@jcc0042: For real man, it's pretty unbelievable. Given the way 2020 was shaping up to be, I didn't bother fixing my dh bike up for this season and just rode the Fug instead. It loved it. And all the trail riding haha, I'm so blown away by it.
  • 1 3
 @50percentsure: Guess the 26” Chilcotin my son’s friend had and the Endorphin tha my buddy’s nephew is rising, both in sunny California don’t count.
  • 1 3
 Ditto, but it's the superboost and geometry that have been what kept me from trying a Fugitive LT in the past.

Don't love the looks either, but I'd still hit it if didn't come with the other baggage! Smile
  • 3 7
flag jesse-effing-edwards (Dec 3, 2020 at 7:18) (Below Threshold)
 Looks fragile to me in the back and uneccessarily complex. Long & thin LOOK flexy too, but I have faith in the Knollies to not make a weak bike based on where they ride.
  • 1 0
 @50percentsure: plenty Knolly’s in Australia. They work really well on the janky zero flow gnar of Sydney sandstone
  • 3 0
 Awesome.
  • 3 1
 No small option Frown sucks being short!
  • 1 1
 I like. How does leverage curve compare to the Fugitive LT? Is it just a Fugitive LT LT or does it feel completely different?
  • 4 0
 @joewlo Still fully progressive and able to run a coil shock. Different tubes, different shock size, different suspension tune, still a Knolly.
  • 3 0
 Frame only option?
  • 4 0
 Just spoke with them on the phone. They will have frame only options, both colors, and about 6 different shock options.
  • 2 0
 @teethandnails: Thank you...was looking at a Commencal frame but now I have hold up for a minutes.
  • 6 0
 @Ducimus: We didn't turn on the frame option, whoops. It's now live.
  • 3 0
 Perfect!!!
  • 2 0
 In hope they made enough frames.
  • 2 0
 Been waiting a while for a new bike from Knolly. This thing looks fun!
  • 2 0
 Holy moly! Love my 2020 Warden - the Chilly is going to be bad ass!!
  • 7 6
 The Mystery Bike is Forbidden's long travel bike.
  • 4 4
 Duh
  • 14 0
 The Mystery Bike is the new Nomad.
  • 6 13
flag diego-b (Dec 2, 2020 at 8:29) (Below Threshold)
 @BrambleLee: Maybe, but nobody cares about the mystery bike because nobody buys 27.5 anymore.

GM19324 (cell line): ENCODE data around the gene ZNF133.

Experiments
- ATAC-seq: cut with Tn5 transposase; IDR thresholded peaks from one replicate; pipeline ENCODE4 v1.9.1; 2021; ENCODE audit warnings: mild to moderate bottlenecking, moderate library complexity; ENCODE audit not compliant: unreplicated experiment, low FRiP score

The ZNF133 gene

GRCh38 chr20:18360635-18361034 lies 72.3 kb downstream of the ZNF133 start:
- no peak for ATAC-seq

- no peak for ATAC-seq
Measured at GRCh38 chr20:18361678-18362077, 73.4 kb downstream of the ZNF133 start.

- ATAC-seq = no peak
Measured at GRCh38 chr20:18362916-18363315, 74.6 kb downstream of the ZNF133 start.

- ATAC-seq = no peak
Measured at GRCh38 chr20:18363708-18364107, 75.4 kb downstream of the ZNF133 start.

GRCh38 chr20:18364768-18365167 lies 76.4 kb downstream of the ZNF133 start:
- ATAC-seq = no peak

• 1 1
 My mistake I believe the Forbidden is on 29 wheels so could be a new Nomad
  • 6 9
 @diego-b:
That’s just cause no one is making them anymore. F$;&in 29”ers ! I personally have 0 interest in owning one.
  • 1 1
 @Reignx08: agreed. I can’t believe in only a few yrs 29’ers have pretty much taken over, not many serious 27.5 choices left. Ironing out the trail/more traction/stability vs friskiness/maneuverability.. then I watch friday fails and it all makes sense
  • 1 1
 @emptybe-er:
Yeah who needs actual bike skills when you have huge wheels and flat trails.
  • 2 0
 @Reignx08: @emptybe-er: They are more rare these days but Knolly has 3 new serious 27.5 bikes (Warden, Warden LT & Delirium).
  • 1 0
 @islandforlife:
I’ve got a 2018 27.5 warden, fantastic bike and even has a threaded bottom bracket. I won’t even get started on press fit bottom brackets. ????
  • 1 0
 @Reignx08: Yep Knolly keeping that threaded BB is nice, that's for sure.
  • 3 1
 @knollybikes yew!
  • 1 0
 Where's the side view so we can check that STA at ride height...??? Smile
  • 1 0
 Please make a A DH rig again
  • 1 0
 It’s a coming...guaranteed
  • 2 2
 I came here to read the anti super boost tirades and I’m blown away that there is not a single one lol
  • 1 4
 ..
  • 1 0
 Sweet. Probably also helps that you were shopping for a Meta, and not a Knolly.